Synopsis The roles of the United Nations in the process of peacebuilding in postconflict nations; emphasis on the 14-year civil war of the republic of Liberia The basicobjective of the United Nations is to attain and maintain a world peaceand friendly relations among nations across the globe. This is aptly summarizedin the preamble of the United Nations Charter which says; “WE THE PEOPLES OFTHE UNITED NATIONS DETERMINED to save succeeding generations from the scourgeof war, which twice in our lifetime has brought untold sorrow to mankind”, ANDFOR THESE ENDS “to practice tolerance and live together in peace with oneanother as good neighbours, and to unite our strength to maintain internationalpeace and security, and to ensure, by the acceptance of principles and theinstitution of methods, that armed force shall not be used, save in the commoninterest.
” The UnitedNations can therefore be described as the symbol for international peace andsecurity that promotes global cooperation, dialogue, and collective responsesto security threats.According to Michael W. Doyleand Nicholas Sambanis, Peacebuilding refers to a post conflict reconstruction,organized to foster economic and social cooperation with the purpose ofbuilding confidence among previously warring parties, developing the social,political, and economic infrastructure to prevent future violence, and layingthe foundations for a durable peace.
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In the early 1990s, there was asignificant increase in the use of UN authorized peace operations (Doyle andSambanis 2006). This reflected a new wave of interventionism and redefined anew generation of strategies in peacebuilding. According to Kofi Annan, theformer Secretary-General of the United Nations, those peace operations wereintended to fill a ‘gaping hole’ in the Organization’s institutional andstructural capacity to support countries in transition from violent conflict tosustainable peace.
It is as part of this reason, that in September 2003, theUnited Nations Mission in Liberia, was established by the Security Council ofthe UN to help acieve sustainable peace in Liberia. Problem Statement The United Nations is tasked toattain and maintain International Peace and Security. In doing this, the UnitedNations, leads the responsibility on Peacebuilding in post conflict societies. Thelack of conceptual clarity, heightened by the inadequacy of resources, poorpolicies and institutional arrangements, continues to compromise the effectivenessof peacebuilding as a process (Call 2005). The major arguments that recurrentlycome up in the academia and at the UN levels is whether Peacebuilding onlyinvolves measures aimed at lessening the risk of lapsing or relapsing intoconflict, to strengthen national capacities at all levels for conflictmanagement, and to lay the foundations for sustainable peace and development,whether peacebuilding applies to all phases of a conflict or only topost-conflict ones; whether the process is primarily political or developmentalin nature; whether it should focus primarily on addressing root causes orshould engage in institution building and/or changing attitudes and behaviours(McCandless & Doe 2007:5–6; McCandless 2008).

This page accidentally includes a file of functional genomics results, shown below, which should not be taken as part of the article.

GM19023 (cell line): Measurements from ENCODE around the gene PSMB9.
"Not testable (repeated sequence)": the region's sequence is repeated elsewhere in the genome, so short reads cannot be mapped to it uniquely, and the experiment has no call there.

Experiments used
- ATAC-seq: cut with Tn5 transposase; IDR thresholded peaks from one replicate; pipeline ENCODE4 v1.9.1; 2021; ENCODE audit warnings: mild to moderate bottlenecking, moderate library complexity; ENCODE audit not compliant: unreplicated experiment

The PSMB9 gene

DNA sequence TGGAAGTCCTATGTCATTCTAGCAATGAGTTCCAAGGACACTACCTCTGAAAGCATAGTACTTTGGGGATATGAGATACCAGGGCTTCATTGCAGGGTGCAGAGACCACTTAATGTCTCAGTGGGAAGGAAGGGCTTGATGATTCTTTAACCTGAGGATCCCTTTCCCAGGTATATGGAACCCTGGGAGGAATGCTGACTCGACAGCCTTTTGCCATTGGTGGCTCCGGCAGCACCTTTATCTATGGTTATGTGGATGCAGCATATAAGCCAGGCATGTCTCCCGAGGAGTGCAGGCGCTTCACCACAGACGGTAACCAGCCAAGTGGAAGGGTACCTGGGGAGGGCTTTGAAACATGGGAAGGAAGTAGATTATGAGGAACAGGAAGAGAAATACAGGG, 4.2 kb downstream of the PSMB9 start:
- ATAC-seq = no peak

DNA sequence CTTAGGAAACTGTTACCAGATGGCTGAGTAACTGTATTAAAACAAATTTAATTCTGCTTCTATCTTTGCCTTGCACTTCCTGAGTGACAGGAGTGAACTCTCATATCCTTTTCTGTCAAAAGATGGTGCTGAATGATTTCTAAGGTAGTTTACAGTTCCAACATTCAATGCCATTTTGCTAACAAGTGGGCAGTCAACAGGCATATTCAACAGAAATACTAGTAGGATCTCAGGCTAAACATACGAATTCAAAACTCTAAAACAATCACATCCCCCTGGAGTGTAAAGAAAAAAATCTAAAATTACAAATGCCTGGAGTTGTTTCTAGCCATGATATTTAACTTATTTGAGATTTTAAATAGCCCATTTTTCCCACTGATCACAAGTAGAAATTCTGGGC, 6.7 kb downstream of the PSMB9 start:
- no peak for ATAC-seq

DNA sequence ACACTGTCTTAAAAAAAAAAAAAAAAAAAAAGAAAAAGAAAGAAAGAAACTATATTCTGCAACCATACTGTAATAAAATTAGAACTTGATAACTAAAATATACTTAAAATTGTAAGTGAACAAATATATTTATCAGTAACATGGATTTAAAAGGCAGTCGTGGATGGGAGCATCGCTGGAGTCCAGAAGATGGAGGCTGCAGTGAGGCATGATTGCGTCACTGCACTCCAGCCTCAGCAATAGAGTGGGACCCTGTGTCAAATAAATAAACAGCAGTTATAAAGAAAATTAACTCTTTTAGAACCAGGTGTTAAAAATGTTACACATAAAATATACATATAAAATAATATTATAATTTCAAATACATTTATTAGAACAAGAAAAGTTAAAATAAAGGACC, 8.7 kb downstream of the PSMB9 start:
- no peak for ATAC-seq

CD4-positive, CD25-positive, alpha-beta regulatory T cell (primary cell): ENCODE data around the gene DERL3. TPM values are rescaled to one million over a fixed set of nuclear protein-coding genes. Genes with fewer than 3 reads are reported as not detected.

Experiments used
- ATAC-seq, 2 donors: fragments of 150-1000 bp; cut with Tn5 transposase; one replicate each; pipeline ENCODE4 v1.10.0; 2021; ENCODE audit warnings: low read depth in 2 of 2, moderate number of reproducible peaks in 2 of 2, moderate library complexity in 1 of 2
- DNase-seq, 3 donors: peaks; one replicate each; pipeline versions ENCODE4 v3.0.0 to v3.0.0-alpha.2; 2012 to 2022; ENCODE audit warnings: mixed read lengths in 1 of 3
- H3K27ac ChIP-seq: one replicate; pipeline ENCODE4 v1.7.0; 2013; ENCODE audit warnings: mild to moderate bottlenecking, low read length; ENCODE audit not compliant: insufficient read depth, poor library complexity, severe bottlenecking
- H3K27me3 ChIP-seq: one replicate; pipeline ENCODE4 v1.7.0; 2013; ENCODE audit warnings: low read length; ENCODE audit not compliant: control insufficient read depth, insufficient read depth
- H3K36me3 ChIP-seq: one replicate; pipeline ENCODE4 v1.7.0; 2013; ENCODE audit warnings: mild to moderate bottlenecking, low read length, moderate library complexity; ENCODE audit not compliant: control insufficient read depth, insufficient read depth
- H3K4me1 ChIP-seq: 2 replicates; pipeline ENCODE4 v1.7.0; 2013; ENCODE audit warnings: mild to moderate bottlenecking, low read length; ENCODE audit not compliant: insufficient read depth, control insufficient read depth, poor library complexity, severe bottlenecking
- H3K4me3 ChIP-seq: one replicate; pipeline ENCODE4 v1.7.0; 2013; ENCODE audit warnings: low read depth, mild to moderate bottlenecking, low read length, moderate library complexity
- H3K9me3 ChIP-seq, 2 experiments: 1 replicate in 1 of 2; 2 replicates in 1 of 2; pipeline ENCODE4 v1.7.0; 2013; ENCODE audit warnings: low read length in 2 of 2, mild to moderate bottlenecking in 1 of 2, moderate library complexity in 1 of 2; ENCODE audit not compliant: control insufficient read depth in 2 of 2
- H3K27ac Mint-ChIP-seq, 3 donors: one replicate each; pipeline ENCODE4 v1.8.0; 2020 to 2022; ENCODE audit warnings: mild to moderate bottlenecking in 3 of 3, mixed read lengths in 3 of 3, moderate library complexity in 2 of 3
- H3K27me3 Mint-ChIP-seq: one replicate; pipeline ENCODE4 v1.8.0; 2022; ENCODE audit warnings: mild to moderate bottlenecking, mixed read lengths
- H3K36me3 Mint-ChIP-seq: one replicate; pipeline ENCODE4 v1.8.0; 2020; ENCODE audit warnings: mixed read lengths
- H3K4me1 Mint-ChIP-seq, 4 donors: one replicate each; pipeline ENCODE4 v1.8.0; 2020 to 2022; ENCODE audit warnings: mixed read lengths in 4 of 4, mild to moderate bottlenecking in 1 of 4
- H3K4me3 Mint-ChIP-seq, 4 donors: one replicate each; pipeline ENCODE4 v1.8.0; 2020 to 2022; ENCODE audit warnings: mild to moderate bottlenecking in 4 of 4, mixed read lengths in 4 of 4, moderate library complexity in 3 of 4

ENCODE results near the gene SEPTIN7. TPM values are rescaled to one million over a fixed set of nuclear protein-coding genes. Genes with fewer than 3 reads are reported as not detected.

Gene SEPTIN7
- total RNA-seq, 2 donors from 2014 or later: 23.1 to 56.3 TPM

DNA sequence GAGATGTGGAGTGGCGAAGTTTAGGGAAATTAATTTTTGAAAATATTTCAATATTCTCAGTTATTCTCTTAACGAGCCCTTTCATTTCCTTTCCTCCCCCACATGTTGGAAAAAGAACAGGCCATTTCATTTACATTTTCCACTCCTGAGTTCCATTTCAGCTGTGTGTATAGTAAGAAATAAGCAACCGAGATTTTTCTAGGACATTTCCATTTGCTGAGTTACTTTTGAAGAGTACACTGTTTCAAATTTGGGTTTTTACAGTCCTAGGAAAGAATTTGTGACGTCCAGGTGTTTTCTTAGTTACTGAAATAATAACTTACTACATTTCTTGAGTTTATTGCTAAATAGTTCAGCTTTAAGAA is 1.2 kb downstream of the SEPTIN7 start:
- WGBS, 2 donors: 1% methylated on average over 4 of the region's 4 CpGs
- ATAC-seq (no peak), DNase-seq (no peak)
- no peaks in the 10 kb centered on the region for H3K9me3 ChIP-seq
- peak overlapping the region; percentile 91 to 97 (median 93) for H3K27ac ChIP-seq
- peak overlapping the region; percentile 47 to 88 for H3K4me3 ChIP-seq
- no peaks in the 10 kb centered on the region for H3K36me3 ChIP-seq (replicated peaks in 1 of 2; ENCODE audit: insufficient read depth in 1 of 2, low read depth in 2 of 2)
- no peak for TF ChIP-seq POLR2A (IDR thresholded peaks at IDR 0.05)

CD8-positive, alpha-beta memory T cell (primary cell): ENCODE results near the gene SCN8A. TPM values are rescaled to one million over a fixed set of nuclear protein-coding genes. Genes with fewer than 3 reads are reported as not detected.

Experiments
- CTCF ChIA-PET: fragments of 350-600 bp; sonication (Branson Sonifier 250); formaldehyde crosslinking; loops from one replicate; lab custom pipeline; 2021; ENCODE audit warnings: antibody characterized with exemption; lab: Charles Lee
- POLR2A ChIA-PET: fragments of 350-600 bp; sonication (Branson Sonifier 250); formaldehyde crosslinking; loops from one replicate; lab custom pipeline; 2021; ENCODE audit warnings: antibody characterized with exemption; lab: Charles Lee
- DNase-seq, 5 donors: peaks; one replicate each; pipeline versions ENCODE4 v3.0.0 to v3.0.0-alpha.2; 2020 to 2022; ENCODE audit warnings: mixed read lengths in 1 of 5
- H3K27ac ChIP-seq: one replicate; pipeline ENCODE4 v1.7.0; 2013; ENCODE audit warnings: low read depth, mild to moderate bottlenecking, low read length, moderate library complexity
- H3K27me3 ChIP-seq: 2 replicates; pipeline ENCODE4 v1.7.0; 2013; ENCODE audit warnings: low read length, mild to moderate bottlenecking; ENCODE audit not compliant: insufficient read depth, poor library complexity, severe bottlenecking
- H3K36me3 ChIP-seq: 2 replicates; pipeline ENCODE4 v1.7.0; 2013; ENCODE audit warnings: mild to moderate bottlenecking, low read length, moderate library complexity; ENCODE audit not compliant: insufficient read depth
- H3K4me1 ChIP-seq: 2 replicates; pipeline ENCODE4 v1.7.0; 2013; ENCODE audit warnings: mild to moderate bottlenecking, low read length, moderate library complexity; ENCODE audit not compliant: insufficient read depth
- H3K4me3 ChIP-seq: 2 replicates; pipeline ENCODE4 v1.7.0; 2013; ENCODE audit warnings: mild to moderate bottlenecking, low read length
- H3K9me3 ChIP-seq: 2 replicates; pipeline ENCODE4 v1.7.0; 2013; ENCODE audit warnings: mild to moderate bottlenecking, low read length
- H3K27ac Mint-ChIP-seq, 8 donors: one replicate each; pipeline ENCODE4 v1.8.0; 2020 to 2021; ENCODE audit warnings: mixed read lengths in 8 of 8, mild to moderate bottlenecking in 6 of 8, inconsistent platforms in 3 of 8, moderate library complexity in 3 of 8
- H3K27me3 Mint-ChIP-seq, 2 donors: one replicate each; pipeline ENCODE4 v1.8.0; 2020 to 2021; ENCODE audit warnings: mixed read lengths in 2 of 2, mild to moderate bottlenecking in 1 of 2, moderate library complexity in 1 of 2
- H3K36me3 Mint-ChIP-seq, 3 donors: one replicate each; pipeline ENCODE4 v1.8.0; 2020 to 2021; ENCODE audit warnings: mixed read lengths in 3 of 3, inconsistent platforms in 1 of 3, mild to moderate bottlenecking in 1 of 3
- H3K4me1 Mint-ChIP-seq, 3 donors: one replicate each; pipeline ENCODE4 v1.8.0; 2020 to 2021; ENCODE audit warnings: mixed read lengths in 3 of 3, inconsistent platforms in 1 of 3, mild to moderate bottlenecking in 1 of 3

Research Questions · In what ways didthe United Nations help restore peace in Liberia after the 14-year CivilWar? How committed was the United Nations?· How collaborativewere the warring factions in the post conflict peacebuilding processes ascarried out and supervised by the United Nations? · What approacheswere adopted by the United Nations in the post conflict peacebuilding processin Liberia? Listof References Barnett, M, Kim H, O’Donnell, Mand Sitea, L 2007. Peacebuilding: what is in a name? Global Governance, 13(1)(January–March). Call, C 2005.
Institutionalizing peace: a review of post-conflict concepts and issues forDPA. Consultant report for Policy Planning Unit, UN Department of PoliticalAffairs, 31 January. Liberia 2006. Breaking with thepast: from conflict to development, In Interim poverty reduction strategy.Republic of Liberia. Liberia and United NationsDevelopment Programme (UNDP), Liberia 2006.
Mobilizing capacity forreconstruction and development, national human development report. Liberia:Republic or Liberia and UNDP. Liberia 2008. Poverty reductionstrategy, Republic of Liberia. Mccandless, E, 2008. Lessonsfrom Liberia Integrated approaches to peacebuilding in transitional settings.ISS Paper 161.
Mccandless, E and Doe, S 2007.Strengthening peacebuilding efforts in Liberia: a discussion document for UNMILand the UNCT. 15 April. O/DSRSG for Recovery and Governance.
UNMIL: Liberia. Paris, R 2004. At war’s end:building peace after civil conflict. Cambridge: Cambridge University Press.
Doyle, W. M and Sambanis, N2006. Making War and Building Peace United Nations Peace Operations. PrincetonUniversity Press Princeton and Oxford.
Stedman, S. J et al. eds. 2002.Ending Civil Wars: The Implementation of Peace Agreements. Boulder, CO: LynneRienner.
United Nations 1995. Supplementto ‘An agenda for peace.’ Position paper of the Secretary-General on theoccasion of the fiftieth anniversary of the United Nations. UN DocA/50/60/-S/1995/1 (3 January). Available at un.org/Docs/SG/agsupp.html> accessed 15January 2017.
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